Need to Build Local Capacities:
There is a need for capacity building of the local non-governmental organizations as there is serious dearth of trained and efficient organizations that can effectively contribute to the ongoing CSR activities initiated by companies. This seriously compromises scaling up of CSR initiatives and subsequently limits the scope of such activities (http://www.wbiworldconpro.com/uploads/canada-conference-2013/manageme nt/13701684 44_430-Sonam.pdf).
Challenges to CSR Initiatives in India:
CSR initiatives face many challenges in India and are often seen as deterrent to even the best intentioned plans. The most important ones are described here:
Lack of Community Participation in CSR Activities: Often, the communities who are the intended beneficiaries of a CSR program show less interest which will affect their participation and contribution. Also, very little efforts are being made to spread CSR within the local communities and instill confidence in the people. The situation is further aggravated by inadequate communication between the organization and the community at the grassroots level.
Need to Build Local Capacities: There is a need to build the capacities of the local non-governmental organizations. Many NGOs are not adequately trained and equipped to operate efficiently and effectively as there is serious dearth of trained and efficient organizations that can effectively contribute to the ongoing CSR activities initiated by companies. This seriously compromises efforts to scale CSR initiatives and consequently limits the scope and outcome of a company’s CSR initiatives.
Issues of Transparency: Lack of transparency is one of the key issues. There is a perception that partner NGOs or local implementation agencies do not share adequate information and make efforts to disclose information on their programs, address concerns, assess impacts and utilize funds. This perceived lack of transparency has a negative impact on the process of trust building between companies and local communities, which is a key to the success of any CSR initiative.
Lack of Consensus: There is a lack of consensus amongst local agencies regarding CSR project needs and priorities. It results in lack of consensus which often results in duplication of activities by corporate houses in their areas of their intervention. The consequence results in unhealthy competitiveness spirit among local implementing agencies, which goes against the necessity to have rather than building collaborative approaches on important issues. This factor limits organization’s abilities to undertake impact assessment of their initiatives from time to time. (file:///C:/Users/mohdsaqlein/Downloads/9788132216520-c1.pdf).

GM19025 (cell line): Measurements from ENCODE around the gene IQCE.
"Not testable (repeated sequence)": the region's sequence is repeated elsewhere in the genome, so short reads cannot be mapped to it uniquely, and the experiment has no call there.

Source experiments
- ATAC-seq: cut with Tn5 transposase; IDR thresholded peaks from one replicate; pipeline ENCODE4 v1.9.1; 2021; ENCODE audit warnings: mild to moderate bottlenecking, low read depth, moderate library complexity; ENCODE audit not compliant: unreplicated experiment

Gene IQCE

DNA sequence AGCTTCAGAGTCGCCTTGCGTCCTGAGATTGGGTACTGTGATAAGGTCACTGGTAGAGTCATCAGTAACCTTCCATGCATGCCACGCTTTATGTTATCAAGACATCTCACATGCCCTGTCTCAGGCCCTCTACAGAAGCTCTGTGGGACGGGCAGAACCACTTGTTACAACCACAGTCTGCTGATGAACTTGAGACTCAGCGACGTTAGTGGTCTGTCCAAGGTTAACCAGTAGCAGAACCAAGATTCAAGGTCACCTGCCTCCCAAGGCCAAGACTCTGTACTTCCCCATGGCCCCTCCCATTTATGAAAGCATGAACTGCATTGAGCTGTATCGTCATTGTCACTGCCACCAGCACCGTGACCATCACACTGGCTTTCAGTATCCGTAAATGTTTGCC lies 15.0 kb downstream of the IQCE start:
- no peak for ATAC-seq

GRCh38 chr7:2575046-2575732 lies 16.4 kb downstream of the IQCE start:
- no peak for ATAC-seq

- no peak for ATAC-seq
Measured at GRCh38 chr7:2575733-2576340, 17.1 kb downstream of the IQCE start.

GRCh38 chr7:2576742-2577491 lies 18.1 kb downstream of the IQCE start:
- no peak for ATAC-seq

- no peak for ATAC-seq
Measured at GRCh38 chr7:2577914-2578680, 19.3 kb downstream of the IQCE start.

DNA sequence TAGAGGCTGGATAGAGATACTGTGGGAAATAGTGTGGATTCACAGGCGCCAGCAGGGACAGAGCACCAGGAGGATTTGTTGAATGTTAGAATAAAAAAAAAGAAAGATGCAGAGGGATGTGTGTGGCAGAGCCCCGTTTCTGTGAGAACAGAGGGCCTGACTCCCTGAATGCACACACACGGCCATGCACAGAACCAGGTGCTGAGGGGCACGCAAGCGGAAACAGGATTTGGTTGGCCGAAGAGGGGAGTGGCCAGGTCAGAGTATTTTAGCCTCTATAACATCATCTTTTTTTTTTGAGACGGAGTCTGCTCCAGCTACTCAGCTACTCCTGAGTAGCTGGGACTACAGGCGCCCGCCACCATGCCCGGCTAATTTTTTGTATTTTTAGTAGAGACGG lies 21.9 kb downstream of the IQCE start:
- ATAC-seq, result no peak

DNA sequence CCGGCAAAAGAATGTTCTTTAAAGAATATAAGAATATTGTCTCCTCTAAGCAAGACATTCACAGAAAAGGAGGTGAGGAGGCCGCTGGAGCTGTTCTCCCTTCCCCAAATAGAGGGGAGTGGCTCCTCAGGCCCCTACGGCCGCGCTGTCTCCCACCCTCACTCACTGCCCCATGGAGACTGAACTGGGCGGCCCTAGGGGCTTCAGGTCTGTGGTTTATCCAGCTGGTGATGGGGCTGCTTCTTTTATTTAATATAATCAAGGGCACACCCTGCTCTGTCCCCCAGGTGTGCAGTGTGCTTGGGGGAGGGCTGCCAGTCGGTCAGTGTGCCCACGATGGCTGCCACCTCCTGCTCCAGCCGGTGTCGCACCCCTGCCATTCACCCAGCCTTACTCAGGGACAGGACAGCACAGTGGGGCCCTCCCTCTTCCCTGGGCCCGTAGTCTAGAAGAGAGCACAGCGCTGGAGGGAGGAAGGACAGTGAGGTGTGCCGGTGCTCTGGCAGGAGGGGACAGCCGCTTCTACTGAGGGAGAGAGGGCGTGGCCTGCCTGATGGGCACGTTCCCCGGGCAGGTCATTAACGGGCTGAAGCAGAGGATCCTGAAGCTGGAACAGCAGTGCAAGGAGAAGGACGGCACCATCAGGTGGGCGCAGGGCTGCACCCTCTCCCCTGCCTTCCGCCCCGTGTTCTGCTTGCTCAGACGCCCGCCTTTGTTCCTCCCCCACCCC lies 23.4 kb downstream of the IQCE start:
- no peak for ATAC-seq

Key Learning Issues:
Corporate Competitiveness, as addressed by strategic management, is a subject rarely discussed in the context of corporate social responsibility. However, unless all strands of corporate responsibility are brought together under a common management framework, CSR and its sustainability will remain a peripheral activity and its impact is likely to remain well below required levels to achieve the Millennium and related goals. Corporate Governance must establish the legal framework which will protect a company’s stakeholders, the relative emphasis being dependent on national models. CSR is aimed at extending the legal requirements to promote ethical practice, philanthropy and social reporting to satisfy stakeholder concerns. Corporate sustainability must focus on the long-term economic and social stakeholder expectations both by optimizing their sustainability performance and by participating in networks with governments, NGOs and other stakeholders. Such an arrangement will significantly enhance the capacities of all stakeholders and lead to faster and more sustainable development. Business ethics and social accountability are important bridges between CSR and corporate governance. Investor demands, philanthropy and corporate citizenship provide a common ground for CSR and corporate sustainability. Performance stability and fair globalization are important aspects both in strategic management and corporate sustainability. Competition policy and regulation affects strategic management and corporate governance; but it also has key issue for strategic management and governance strategy. Specifically, a company must adequately safeguard against and specifically in terms of reputation risks to its reputation. The Parameters for CSR Initiatives are